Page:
SPARKS, SAM (1873–1933). Sam Sparks, public servant and banker, was born in Bell County, Texas, on February 5, 1873, the son of Sam A. and Mary (Fisher) Sparks. He attended Belton Male Academy, Wedemeyer School at Salado, and Belton Business College. He was city secretary at Belton from 1894 to 1897 and succeeded his father as sheriff of Bell County in 1897. In 1903 he was elected president of the Texas Sheriffs' Association. On November 15, 1906, he married Mrs. Bertha Jones Mulkey; they became the parents of three children. During the time Sparks was Texas state treasurer, from 1906 to 1912, he established residence in Austin. He embarked on a career in finance in 1912 and organized the Texas Trust Company, which became the Texas Banking and Trust Company in 1922 and merged with Republican Bank and Trust in 1932; Sparks was serving as chairman of the board of directors of the firm at the time of his death. While president of the Austin Chamber of Commerce in 1916 Sparks helped bring grand opera to the city for the first time and assisted in the merger of the United Telephone Company with Southwestern Bell, a move that provided residents with one of the lowest telephone rates in the country at the time. Sparks was also president of the Travis County Fair in 1921 and the Central Texas Fair in 1922 and was prominent in Lions Club affairs. He led drives for funds for building Memorial Stadium at the University of Texas and the University Methodist Church. He died in Austin on July 6, 1933, and was buried in Oakwood Cemetery.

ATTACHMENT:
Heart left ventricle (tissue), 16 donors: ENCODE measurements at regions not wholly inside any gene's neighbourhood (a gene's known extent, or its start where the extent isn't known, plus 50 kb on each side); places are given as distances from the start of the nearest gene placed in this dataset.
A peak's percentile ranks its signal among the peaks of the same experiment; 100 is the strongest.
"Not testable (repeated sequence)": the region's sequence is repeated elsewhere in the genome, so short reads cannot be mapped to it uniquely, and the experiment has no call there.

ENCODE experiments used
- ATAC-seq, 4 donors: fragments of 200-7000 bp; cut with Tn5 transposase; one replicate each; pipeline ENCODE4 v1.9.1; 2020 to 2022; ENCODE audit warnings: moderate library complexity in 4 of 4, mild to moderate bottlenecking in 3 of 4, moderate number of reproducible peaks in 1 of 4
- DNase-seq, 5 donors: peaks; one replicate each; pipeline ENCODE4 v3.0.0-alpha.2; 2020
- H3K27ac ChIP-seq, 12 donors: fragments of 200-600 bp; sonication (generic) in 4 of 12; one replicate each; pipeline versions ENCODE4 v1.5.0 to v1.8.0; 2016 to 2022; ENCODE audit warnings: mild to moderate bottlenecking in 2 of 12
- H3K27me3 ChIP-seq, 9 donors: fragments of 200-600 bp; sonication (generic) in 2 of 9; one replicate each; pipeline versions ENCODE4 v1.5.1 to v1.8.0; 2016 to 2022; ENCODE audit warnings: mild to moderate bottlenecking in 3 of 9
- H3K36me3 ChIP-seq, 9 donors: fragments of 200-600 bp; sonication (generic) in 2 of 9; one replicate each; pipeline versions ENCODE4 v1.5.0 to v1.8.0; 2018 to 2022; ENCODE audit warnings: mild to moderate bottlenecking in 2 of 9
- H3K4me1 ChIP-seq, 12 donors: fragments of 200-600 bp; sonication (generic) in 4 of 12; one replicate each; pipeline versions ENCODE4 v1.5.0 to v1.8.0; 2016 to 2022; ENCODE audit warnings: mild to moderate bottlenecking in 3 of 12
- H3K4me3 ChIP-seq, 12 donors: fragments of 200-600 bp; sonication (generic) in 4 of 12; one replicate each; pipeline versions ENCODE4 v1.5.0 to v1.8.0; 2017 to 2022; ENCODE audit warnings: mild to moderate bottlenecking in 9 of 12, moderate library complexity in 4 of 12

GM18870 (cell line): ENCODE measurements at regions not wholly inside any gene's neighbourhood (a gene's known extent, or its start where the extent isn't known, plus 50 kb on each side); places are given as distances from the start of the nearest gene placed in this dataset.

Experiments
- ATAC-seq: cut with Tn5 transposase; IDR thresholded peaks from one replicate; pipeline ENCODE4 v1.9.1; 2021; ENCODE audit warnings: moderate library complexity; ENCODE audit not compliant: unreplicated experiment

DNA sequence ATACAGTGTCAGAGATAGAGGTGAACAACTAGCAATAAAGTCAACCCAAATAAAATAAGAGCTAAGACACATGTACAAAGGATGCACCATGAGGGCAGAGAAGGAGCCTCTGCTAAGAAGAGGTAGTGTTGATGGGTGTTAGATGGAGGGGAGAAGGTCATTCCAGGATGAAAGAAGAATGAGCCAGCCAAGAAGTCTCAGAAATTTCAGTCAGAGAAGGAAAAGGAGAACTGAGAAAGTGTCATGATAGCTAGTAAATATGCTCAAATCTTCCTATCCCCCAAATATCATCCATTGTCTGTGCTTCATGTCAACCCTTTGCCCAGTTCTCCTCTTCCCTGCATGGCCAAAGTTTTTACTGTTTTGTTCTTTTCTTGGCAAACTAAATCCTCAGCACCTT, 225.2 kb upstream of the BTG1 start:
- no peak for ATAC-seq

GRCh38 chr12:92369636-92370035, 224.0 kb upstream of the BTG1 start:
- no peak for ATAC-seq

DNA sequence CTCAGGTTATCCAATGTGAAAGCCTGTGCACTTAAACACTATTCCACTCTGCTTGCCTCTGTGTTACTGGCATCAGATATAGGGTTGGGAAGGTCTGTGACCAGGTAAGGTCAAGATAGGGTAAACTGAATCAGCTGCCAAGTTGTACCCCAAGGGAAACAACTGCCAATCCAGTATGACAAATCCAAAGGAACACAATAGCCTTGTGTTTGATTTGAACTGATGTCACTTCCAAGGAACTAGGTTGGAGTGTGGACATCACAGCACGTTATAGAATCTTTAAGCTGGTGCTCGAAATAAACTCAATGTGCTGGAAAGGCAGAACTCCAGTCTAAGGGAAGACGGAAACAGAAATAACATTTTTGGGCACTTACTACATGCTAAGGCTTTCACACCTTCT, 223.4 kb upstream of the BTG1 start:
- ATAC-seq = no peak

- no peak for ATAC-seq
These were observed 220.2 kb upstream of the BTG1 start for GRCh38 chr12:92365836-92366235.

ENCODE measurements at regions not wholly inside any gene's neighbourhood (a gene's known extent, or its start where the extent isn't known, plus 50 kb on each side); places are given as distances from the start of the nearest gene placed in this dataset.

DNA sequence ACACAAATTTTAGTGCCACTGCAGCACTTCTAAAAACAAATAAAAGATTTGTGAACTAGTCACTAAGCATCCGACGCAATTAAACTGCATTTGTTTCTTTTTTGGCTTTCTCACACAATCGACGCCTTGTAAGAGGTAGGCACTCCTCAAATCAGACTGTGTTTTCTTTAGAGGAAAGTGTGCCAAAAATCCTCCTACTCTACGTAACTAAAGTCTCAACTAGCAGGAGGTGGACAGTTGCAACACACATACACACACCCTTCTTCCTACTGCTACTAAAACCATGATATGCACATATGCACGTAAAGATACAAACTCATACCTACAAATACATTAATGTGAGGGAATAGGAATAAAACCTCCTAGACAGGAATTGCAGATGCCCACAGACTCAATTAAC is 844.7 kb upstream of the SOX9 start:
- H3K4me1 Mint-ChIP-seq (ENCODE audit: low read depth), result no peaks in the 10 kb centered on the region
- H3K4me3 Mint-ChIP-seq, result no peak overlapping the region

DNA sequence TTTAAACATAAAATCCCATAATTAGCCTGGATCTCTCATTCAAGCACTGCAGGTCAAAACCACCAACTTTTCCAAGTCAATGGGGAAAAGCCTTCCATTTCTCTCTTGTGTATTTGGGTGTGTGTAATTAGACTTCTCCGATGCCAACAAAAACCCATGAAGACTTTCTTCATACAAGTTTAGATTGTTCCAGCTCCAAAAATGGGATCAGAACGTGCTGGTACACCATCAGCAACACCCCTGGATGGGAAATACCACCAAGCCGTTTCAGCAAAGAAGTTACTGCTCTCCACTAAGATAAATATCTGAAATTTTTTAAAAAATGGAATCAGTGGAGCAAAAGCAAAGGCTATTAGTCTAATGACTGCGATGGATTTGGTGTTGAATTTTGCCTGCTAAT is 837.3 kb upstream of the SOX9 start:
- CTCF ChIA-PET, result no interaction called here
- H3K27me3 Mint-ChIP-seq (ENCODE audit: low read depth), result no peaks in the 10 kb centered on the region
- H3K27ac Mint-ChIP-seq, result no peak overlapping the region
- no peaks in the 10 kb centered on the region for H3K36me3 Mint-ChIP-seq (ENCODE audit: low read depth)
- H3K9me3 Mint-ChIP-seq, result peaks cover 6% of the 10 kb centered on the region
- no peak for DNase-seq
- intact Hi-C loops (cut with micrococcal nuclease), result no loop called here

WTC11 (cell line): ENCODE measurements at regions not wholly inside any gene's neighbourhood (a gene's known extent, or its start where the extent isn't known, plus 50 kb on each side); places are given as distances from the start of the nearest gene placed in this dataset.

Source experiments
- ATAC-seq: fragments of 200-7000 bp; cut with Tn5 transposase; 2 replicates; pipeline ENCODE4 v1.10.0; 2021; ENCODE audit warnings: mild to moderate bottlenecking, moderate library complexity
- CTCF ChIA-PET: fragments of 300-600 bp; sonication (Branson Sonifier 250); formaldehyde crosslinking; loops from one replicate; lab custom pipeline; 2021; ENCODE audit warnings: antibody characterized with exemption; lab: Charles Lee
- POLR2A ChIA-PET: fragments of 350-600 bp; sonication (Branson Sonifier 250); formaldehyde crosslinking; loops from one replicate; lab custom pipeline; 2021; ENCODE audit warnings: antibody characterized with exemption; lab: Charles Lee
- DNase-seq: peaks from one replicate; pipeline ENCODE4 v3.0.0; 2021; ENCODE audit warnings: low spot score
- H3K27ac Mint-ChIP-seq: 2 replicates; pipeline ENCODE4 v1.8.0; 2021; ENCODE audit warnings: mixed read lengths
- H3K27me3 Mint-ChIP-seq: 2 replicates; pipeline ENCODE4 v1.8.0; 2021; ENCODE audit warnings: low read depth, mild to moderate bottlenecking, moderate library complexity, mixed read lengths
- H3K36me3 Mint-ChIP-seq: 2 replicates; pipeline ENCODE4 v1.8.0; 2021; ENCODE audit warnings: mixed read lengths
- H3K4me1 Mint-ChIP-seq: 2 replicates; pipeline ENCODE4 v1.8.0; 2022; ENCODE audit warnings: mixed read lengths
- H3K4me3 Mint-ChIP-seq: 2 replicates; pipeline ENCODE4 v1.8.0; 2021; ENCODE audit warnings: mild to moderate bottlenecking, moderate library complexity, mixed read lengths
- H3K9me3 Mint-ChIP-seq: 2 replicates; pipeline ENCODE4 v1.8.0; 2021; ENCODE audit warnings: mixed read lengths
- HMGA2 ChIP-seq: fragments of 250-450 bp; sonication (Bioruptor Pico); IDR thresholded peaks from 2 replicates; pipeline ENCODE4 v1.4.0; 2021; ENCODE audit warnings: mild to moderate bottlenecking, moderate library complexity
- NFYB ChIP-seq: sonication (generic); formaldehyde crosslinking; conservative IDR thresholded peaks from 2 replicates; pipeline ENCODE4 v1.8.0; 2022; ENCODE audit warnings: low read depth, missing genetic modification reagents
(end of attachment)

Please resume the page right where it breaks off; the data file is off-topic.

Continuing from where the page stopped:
Frank Carter Adams, ed., Texas Democracy: A Centennial History of Politics and Personalities of the Democratic Party, 1836–1936 (4 vols., Austin: Democratic Historical Association, 1937). Austin American-Statesman, July 7, 1933.
The following, adapted from the Chicago Manual of Style, 15th edition, is the preferred citation for this article.John L. Sims, "SPARKS, SAM," Handbook of Texas Online (http://www.tshaonline.org/handbook/online/articles/fsp02), accessed July 13, 2014. Uploaded on June 15, 2010. Published by the Texas State Historical Association.